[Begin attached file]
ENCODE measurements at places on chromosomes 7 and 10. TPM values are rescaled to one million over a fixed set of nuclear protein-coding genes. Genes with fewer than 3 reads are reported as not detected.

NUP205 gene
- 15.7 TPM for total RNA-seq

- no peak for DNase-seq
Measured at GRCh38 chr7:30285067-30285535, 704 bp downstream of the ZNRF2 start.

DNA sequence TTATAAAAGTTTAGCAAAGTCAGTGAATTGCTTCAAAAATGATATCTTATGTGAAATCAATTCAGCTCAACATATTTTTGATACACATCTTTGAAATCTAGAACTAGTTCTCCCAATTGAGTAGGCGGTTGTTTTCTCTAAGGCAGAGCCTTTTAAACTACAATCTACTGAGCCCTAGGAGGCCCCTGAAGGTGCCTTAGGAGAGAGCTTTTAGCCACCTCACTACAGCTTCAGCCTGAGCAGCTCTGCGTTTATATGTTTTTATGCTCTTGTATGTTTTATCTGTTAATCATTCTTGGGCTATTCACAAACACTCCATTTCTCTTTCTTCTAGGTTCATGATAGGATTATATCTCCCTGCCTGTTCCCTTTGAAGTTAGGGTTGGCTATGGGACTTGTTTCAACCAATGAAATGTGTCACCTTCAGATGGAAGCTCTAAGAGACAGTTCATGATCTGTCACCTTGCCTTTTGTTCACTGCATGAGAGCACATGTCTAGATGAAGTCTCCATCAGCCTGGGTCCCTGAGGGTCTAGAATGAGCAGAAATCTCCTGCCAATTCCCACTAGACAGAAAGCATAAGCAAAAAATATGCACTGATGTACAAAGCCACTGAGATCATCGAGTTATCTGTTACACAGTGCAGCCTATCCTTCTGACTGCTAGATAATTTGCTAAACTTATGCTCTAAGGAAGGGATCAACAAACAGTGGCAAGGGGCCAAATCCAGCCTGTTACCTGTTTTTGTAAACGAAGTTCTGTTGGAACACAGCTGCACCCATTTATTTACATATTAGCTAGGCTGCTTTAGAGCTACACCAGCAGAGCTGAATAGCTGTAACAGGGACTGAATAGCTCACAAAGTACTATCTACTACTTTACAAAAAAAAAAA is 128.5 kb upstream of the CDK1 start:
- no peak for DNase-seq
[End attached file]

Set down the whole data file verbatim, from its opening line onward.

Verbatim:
ENCODE measurements at places on chromosomes 7 and 10. TPM values are rescaled to one million over a fixed set of nuclear protein-coding genes. Genes with fewer than 3 reads are reported as not detected.

NUP205 gene
- 15.7 TPM for total RNA-seq

- no peak for DNase-seq
Measured at GRCh38 chr7:30285067-30285535, 704 bp downstream of the ZNRF2 start.

DNA sequence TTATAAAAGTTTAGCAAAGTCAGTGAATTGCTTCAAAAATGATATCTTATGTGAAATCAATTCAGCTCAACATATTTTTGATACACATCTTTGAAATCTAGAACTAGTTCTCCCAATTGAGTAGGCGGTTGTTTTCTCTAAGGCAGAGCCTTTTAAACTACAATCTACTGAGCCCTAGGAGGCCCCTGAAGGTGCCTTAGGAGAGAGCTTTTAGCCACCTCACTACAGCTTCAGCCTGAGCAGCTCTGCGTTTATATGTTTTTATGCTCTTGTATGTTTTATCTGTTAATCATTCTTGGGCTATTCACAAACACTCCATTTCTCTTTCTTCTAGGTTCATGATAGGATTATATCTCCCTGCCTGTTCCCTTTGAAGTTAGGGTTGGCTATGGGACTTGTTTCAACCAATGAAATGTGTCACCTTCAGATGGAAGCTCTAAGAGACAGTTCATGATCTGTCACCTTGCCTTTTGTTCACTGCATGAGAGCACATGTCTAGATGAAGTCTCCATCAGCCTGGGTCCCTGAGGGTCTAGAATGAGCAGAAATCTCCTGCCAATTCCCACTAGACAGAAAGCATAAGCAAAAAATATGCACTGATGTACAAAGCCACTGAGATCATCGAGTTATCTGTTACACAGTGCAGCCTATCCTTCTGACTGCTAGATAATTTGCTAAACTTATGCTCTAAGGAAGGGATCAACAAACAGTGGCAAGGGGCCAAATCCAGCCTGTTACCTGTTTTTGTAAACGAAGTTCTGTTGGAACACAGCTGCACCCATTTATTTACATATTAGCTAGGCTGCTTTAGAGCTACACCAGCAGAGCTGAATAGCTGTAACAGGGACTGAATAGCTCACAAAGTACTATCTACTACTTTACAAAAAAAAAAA is 128.5 kb upstream of the CDK1 start:
- no peak for DNase-seq